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Arkansas Paul
March 14, 2013, 11:07 AM
I'm like most here. I use most any kind of plastic container that I can get my hands on. Peanut butter jars, coffee cans, butter bowls, mayonaise jars, etc. My wife has finally gotten it too. She doesn't throw anything away now. I'll go in the kitchen and there will be a couple of jars on the bar washed for me. :)
I also have a couple of .30 cal ammo cans full of .40s.

Searcher4851
March 14, 2013, 11:08 AM
Bulk ammo of proven loads go into .30 or .50 cal ammo cans for general storage. I then load plastic boxes out of those cans for range trips.
Rounds for load developement go directly into plastic boxes.
Everything is labeled.

fatcpa
March 14, 2013, 12:00 PM
I store the in gallon jugs (with lids) in my shop and transfer them to plastic 50 rd boxes for trips to the range. I'm compulsive. I'll shoot whatever I take to the range, so I manage the trips by limiting what I take. I usually shoot 3 or 4 pistols/revolvers and a rifle or two on each trip.

MARKMALL
March 14, 2013, 01:21 PM
I store my pistol rounds in plastic coffee containers that have handles on them. My rifle rounds are stored in 20 round plastic boxes or empty factory boxes.

MikeS.
March 14, 2013, 02:21 PM
I just use a gallon freezer bag and mark it with the load specs.

Me too.

HOWARD J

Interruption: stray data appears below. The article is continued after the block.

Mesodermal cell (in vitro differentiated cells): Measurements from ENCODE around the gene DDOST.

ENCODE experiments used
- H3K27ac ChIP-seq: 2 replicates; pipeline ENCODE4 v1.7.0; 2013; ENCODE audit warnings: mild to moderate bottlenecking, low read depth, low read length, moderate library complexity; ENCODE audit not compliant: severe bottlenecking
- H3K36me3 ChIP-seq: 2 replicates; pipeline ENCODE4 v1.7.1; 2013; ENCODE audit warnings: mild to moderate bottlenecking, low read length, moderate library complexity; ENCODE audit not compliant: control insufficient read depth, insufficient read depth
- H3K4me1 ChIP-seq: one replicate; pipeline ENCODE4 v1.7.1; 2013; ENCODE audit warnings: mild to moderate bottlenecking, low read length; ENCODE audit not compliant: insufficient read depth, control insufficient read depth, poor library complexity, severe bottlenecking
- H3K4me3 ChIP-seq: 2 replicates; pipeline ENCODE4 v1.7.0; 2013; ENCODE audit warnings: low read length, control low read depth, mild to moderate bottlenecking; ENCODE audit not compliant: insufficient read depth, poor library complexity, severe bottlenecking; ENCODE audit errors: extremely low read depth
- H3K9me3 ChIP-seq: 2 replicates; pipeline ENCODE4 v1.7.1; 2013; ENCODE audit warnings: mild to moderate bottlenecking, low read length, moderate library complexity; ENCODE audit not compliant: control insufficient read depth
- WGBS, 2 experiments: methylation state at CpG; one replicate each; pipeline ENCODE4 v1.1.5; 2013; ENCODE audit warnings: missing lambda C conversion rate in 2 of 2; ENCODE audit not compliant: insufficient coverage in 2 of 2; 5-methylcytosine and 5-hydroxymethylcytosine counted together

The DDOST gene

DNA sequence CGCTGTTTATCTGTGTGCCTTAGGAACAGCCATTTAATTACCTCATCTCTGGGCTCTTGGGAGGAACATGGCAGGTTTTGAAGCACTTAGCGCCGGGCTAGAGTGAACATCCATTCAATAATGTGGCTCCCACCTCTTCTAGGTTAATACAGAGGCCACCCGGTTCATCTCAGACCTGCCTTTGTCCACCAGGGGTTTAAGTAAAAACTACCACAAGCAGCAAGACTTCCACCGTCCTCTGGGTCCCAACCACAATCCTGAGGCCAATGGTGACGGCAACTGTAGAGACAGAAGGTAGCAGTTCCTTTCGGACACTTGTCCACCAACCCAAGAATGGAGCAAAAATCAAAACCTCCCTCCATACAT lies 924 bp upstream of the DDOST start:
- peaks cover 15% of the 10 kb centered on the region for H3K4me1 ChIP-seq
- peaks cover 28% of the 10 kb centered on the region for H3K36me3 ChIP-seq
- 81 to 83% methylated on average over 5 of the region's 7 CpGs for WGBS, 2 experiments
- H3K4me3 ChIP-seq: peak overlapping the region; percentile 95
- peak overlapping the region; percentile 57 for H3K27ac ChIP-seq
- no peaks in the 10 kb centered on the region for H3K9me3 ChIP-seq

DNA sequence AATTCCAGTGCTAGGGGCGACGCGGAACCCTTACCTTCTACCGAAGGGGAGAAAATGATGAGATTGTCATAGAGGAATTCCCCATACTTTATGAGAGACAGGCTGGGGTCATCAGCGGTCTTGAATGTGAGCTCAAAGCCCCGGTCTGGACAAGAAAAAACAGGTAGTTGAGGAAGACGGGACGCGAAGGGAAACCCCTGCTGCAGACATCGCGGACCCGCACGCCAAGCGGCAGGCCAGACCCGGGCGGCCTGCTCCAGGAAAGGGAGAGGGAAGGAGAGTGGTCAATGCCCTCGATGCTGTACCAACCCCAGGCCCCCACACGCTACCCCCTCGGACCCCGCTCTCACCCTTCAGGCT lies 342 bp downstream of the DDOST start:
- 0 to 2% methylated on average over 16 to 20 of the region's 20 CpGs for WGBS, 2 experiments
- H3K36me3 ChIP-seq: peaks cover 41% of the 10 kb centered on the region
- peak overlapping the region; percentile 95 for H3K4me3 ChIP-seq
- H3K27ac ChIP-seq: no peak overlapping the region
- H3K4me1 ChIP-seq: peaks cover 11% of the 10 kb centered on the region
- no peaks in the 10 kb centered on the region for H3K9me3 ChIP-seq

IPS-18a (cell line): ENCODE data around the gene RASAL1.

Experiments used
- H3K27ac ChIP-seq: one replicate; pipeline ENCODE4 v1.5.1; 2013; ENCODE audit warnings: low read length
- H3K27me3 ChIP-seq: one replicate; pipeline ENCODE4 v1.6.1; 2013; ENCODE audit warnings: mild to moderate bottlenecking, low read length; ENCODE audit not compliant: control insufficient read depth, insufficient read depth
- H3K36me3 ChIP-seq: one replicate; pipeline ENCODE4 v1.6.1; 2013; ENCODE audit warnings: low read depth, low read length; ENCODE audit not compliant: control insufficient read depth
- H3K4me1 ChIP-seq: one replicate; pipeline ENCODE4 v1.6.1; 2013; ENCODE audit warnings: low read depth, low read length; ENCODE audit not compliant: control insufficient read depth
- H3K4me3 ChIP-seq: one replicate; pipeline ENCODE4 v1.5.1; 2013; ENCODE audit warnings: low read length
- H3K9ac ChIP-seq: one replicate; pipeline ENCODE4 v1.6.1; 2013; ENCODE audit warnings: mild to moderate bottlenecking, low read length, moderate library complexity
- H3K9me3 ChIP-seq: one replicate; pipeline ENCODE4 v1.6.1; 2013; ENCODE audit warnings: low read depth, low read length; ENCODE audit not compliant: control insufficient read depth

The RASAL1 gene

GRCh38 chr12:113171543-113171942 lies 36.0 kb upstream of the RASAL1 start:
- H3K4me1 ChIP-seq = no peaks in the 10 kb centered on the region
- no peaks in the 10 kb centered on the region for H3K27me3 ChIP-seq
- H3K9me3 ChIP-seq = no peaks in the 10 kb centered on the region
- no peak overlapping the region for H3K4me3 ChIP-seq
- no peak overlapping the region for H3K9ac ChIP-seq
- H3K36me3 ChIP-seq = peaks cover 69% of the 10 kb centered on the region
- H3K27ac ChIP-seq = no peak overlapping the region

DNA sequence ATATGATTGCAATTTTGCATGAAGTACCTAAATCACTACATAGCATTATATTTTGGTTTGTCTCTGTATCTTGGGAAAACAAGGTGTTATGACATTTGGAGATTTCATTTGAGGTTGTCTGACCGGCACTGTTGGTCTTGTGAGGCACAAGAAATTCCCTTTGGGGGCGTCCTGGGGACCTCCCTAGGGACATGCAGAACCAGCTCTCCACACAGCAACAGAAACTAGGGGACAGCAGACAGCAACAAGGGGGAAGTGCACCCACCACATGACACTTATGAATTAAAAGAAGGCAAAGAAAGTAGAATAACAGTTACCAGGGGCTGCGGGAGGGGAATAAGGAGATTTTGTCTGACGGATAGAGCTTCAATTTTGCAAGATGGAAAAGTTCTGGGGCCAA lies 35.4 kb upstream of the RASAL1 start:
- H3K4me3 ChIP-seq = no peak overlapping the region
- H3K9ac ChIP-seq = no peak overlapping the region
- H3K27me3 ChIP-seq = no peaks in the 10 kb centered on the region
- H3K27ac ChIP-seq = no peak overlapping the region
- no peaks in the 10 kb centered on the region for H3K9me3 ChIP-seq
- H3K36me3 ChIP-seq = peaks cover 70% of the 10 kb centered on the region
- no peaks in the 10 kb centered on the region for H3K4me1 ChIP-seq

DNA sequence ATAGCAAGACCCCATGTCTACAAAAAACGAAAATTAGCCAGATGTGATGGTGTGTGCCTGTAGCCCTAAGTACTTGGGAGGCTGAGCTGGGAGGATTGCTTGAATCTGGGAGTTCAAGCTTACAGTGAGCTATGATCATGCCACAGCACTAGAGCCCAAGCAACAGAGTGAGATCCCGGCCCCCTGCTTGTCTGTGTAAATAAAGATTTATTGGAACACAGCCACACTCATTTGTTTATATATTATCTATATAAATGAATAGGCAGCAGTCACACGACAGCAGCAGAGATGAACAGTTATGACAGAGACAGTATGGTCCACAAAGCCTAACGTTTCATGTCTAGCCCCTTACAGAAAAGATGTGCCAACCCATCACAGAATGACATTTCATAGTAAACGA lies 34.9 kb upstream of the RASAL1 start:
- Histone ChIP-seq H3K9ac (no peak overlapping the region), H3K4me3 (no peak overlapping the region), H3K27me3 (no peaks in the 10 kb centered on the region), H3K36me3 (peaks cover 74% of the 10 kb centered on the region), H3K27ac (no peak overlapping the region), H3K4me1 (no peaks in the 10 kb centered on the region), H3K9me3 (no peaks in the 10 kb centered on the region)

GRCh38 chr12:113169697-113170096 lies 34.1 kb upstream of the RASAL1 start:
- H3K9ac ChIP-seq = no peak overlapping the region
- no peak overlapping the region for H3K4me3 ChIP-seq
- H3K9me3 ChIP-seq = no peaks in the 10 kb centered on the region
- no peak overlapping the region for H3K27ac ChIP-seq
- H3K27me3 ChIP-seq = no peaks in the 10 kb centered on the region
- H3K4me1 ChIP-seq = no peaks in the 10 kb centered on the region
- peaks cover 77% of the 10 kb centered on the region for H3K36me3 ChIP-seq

March 14, 2013, 07:38 PM
http://imageshack.us/a/img12/7037/annocntainers.th.jpg (http://imageshack.us/photo/my-images/12/annocntainers.jpg/)

Plastic food containers from grocery store

Elkins45
March 14, 2013, 09:05 PM
Let me count all the things I have ammo stored in at the moment...

Metal soup cans
Metal coffee cans
Plastic coffee cans
Plastic screw top peanut butter jars
Reusable food storage containers
Molded ammo boxes (usually reserved for special stuff like jacketed loads)
30 cal ammo cans
Plastic shoe storage boxes from the dollar store
Metal cookie and candy tins

I'm sure there are others I just can't remember at the moment.

orionengnr
March 14, 2013, 10:56 PM
In 100-round plastic ammo boxes of the appropriate calibre, labeled with date, powder charge, and bullet.
^^^^
This, except I use 50-round plastic boxes.

ole farmerbuck
March 14, 2013, 11:07 PM
Lots of magazines.

dickttx
March 15, 2013, 01:56 PM
I try to keep a couple of weeks worth of shooting in MTM 100 round boxes. The rest I keep in my primer brick, powder jug, and bullet box.:D
100 rounds of 45 are getting kind of heavy for me now, so I have thought about going to 50 round boxes. Wish I could find a young, strong someone locally to swap with.:)